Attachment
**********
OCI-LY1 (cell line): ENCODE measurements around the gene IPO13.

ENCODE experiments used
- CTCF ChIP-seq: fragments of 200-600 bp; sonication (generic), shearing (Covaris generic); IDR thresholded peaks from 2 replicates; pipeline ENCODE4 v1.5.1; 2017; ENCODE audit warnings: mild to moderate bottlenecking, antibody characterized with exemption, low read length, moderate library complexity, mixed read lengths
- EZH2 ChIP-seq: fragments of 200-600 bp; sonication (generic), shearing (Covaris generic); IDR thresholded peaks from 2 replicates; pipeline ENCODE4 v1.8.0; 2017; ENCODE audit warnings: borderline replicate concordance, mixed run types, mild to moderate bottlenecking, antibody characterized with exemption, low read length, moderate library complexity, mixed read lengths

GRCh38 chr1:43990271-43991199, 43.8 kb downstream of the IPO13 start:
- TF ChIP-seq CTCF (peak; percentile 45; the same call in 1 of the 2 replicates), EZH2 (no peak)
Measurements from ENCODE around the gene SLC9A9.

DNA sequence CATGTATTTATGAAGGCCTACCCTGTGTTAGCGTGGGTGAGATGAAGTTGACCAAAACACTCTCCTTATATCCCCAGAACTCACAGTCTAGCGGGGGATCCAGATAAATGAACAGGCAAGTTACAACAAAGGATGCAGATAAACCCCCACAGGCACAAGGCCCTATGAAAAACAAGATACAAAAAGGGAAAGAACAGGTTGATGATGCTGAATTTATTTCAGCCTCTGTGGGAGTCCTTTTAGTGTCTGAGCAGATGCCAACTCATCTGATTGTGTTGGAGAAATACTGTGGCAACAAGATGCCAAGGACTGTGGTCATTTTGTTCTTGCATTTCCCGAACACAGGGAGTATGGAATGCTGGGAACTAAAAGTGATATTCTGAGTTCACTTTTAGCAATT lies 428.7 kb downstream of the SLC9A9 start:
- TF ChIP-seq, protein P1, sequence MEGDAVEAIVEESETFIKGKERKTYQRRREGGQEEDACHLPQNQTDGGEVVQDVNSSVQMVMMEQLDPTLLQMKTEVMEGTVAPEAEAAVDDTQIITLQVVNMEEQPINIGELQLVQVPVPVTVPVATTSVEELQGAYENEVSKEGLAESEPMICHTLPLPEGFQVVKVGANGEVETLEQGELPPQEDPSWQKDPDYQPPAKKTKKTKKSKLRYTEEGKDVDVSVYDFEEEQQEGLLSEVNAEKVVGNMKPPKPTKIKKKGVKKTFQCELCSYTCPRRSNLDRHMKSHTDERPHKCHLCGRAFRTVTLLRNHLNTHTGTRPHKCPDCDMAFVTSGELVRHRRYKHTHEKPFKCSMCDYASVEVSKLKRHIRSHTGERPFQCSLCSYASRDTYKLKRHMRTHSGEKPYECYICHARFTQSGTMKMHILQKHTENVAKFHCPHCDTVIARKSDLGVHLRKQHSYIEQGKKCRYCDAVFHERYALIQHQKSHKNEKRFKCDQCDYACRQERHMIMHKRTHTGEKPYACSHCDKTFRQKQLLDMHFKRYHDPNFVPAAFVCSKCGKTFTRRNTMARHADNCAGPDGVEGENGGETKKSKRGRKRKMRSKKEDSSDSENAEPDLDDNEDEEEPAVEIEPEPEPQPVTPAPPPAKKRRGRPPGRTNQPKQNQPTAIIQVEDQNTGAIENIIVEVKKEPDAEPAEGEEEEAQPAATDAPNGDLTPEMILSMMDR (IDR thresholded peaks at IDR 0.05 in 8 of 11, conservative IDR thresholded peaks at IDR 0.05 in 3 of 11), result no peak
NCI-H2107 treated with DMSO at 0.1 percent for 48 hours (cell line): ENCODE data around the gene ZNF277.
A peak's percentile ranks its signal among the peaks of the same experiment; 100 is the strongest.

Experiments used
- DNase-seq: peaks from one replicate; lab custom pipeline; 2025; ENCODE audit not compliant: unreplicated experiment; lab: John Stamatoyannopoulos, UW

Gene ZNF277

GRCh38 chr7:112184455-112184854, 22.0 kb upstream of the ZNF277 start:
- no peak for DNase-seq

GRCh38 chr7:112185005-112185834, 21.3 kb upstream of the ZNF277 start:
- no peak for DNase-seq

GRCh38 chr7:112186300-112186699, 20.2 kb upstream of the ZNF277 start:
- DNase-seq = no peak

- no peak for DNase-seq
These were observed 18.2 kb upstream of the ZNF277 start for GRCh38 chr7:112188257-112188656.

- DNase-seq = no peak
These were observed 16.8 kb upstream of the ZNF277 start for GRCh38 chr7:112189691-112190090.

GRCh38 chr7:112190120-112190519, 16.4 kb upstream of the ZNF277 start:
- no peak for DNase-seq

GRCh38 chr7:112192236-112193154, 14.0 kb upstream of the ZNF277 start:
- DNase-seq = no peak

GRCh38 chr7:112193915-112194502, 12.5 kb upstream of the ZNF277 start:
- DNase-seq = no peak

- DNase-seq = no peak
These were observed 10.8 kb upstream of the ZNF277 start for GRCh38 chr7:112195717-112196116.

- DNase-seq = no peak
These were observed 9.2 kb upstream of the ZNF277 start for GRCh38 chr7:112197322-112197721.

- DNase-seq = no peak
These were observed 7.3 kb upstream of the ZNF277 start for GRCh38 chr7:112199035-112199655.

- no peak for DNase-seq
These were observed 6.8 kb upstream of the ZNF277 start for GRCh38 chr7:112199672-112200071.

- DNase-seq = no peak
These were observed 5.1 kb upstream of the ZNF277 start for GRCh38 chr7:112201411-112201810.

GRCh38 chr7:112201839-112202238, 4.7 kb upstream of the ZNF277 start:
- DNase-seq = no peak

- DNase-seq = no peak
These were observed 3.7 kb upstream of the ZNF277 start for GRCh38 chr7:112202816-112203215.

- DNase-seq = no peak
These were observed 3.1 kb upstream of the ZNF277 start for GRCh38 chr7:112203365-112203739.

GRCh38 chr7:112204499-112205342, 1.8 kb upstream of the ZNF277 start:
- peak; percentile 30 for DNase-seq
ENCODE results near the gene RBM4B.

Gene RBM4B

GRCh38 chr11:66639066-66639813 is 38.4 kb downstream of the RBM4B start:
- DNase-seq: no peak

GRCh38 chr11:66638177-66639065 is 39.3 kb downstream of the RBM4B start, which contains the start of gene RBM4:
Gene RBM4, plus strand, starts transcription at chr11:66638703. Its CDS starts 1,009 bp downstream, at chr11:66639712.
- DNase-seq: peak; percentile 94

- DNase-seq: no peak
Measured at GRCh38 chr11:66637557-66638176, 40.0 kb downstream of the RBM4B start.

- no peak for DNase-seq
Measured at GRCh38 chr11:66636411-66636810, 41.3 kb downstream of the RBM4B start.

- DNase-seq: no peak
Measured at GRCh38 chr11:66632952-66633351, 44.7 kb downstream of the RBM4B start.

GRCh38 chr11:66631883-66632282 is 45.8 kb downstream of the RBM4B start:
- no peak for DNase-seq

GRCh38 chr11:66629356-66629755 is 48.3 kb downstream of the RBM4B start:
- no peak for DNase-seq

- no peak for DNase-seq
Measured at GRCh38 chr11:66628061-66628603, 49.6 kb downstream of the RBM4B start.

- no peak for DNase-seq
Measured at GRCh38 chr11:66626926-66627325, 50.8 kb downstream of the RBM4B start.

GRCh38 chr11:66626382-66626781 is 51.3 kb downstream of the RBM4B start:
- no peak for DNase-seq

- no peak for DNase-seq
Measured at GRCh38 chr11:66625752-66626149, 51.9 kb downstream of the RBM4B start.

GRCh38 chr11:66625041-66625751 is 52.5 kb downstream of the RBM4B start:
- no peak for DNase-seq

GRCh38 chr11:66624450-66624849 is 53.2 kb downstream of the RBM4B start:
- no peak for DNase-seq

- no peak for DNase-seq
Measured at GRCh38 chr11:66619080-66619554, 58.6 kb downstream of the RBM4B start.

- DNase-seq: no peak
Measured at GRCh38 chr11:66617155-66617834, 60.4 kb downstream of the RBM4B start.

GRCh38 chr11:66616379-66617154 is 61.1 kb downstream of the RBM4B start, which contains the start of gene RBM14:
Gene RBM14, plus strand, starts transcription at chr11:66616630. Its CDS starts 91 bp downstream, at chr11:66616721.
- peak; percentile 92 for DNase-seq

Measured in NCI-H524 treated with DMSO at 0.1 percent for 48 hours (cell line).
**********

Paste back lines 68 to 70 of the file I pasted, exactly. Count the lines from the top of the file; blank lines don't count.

- no peak for DNase-seq
Measured at GRCh38 chr11:66626926-66627325, 50.8 kb downstream of the RBM4B start.

GRCh38 chr11:66626382-66626781 is 51.3 kb downstream of the RBM4B start: